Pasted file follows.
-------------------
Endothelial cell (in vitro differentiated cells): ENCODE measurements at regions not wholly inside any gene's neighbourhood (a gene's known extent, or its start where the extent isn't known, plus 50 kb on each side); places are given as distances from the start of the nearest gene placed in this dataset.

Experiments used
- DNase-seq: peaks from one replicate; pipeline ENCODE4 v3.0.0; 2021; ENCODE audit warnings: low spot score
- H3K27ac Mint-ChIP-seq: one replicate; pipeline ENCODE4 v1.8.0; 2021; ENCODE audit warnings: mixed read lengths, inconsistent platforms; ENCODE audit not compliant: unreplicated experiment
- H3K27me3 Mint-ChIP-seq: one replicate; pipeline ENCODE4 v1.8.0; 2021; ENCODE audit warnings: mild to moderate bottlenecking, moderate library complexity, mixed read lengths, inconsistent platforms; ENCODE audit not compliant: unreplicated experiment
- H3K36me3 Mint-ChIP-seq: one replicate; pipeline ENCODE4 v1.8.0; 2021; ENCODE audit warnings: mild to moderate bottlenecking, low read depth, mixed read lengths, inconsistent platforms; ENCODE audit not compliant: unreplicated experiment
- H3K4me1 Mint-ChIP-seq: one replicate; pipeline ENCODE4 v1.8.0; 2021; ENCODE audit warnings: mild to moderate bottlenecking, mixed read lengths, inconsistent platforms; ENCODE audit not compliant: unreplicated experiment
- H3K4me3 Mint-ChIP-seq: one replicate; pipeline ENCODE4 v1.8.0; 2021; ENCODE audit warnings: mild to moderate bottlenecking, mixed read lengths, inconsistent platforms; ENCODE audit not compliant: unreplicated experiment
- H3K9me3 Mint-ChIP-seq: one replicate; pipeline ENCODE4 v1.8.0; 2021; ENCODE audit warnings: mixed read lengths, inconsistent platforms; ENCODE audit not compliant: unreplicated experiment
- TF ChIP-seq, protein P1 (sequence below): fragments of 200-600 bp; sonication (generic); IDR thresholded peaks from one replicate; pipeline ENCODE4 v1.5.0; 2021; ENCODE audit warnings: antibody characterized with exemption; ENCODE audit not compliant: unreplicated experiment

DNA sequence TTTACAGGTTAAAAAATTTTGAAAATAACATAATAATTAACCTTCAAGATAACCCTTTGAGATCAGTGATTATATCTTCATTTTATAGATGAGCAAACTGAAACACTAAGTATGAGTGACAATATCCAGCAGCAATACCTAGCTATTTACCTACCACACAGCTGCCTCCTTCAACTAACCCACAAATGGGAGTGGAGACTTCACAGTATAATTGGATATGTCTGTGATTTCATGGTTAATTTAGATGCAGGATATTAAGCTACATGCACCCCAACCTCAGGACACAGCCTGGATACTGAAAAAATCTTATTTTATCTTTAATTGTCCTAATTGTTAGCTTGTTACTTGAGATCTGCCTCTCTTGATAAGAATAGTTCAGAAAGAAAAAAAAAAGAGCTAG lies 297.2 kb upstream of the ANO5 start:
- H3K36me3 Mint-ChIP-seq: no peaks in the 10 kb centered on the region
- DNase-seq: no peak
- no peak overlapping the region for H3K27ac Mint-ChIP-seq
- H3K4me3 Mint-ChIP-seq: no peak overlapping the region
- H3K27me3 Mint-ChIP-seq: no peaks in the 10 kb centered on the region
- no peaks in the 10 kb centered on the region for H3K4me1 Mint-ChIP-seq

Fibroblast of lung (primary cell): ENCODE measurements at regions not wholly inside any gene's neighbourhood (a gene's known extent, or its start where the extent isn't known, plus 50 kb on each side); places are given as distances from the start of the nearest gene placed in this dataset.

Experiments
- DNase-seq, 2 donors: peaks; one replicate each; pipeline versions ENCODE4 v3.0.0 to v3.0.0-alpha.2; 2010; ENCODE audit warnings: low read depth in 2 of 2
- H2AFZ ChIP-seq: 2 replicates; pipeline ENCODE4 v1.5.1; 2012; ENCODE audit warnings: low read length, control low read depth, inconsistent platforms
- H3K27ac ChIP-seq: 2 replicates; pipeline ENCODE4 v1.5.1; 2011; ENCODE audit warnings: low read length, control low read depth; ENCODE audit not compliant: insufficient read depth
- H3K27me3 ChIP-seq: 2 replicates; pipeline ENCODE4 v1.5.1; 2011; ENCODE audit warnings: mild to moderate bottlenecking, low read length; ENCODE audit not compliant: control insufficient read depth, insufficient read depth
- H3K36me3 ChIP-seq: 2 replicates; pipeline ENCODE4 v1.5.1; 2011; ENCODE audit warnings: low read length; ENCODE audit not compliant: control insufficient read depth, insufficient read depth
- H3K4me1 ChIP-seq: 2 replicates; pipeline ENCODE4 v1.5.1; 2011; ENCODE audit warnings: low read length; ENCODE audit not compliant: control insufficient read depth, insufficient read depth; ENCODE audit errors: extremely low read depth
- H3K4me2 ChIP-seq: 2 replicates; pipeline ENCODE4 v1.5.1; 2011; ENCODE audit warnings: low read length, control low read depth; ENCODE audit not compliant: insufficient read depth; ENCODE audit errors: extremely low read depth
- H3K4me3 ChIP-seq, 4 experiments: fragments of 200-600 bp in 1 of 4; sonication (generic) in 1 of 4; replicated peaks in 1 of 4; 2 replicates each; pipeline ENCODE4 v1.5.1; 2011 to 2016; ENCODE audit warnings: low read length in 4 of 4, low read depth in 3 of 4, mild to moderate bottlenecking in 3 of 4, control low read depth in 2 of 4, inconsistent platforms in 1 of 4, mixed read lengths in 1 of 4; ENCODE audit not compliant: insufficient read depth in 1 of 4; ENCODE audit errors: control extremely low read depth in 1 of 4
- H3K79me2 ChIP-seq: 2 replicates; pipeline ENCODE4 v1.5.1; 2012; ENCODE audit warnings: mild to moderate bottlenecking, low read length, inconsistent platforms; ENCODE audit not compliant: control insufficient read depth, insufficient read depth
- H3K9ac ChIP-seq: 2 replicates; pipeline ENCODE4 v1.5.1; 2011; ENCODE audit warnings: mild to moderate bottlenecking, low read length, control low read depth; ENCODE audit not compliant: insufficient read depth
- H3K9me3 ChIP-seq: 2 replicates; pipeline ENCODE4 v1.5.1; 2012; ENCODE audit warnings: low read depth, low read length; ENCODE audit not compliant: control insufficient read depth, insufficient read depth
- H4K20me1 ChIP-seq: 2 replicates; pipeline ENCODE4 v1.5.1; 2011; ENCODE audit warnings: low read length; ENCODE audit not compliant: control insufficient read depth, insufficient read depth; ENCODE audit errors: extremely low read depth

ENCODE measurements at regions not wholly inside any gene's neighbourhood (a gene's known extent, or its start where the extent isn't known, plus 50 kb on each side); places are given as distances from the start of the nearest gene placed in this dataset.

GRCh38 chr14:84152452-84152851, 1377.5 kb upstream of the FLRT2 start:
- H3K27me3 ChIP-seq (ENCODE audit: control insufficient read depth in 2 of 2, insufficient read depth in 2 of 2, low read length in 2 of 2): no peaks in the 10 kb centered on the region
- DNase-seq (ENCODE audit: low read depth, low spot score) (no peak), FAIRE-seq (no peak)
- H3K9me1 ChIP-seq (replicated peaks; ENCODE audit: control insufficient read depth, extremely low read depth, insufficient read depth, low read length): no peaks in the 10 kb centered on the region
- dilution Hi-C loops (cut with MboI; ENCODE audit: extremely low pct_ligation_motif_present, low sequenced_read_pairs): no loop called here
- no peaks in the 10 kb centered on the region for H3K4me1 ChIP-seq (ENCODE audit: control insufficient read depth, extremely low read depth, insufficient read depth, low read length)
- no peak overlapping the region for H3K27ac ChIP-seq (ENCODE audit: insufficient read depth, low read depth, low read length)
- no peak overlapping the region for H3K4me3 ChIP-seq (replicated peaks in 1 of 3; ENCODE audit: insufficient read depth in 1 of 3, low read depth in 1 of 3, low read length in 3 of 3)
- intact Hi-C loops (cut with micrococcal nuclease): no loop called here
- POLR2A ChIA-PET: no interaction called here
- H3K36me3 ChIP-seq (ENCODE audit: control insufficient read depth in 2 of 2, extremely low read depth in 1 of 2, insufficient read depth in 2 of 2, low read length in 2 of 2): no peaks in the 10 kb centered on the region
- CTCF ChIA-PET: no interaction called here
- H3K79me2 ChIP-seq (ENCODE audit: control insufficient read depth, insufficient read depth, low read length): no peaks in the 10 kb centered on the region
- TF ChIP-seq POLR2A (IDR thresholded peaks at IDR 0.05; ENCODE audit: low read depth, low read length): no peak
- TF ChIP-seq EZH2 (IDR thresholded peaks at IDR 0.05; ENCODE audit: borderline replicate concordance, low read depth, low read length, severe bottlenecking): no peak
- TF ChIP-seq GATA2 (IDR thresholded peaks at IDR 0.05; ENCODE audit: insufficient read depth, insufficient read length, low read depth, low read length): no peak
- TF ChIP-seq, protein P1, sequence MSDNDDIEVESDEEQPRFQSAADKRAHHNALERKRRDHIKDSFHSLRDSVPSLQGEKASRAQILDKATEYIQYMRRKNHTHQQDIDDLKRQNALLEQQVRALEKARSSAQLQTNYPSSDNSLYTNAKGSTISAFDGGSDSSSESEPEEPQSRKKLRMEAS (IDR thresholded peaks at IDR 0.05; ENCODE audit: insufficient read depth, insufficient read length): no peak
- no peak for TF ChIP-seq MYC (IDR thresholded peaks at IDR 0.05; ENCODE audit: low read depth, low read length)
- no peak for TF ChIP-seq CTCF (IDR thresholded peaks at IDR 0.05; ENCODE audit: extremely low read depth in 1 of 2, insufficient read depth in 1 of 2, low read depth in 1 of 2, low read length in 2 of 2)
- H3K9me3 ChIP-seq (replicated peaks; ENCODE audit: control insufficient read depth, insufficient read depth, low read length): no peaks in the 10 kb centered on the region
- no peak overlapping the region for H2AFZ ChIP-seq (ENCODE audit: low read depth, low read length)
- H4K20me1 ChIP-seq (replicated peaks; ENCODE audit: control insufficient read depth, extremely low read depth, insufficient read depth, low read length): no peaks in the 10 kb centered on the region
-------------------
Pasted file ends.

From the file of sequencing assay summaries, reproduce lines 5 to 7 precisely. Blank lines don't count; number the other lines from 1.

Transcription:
- H3K27me3 Mint-ChIP-seq: one replicate; pipeline ENCODE4 v1.8.0; 2021; ENCODE audit warnings: mild to moderate bottlenecking, moderate library complexity, mixed read lengths, inconsistent platforms; ENCODE audit not compliant: unreplicated experiment
- H3K36me3 Mint-ChIP-seq: one replicate; pipeline ENCODE4 v1.8.0; 2021; ENCODE audit warnings: mild to moderate bottlenecking, low read depth, mixed read lengths, inconsistent platforms; ENCODE audit not compliant: unreplicated experiment
- H3K4me1 Mint-ChIP-seq: one replicate; pipeline ENCODE4 v1.8.0; 2021; ENCODE audit warnings: mild to moderate bottlenecking, mixed read lengths, inconsistent platforms; ENCODE audit not compliant: unreplicated experiment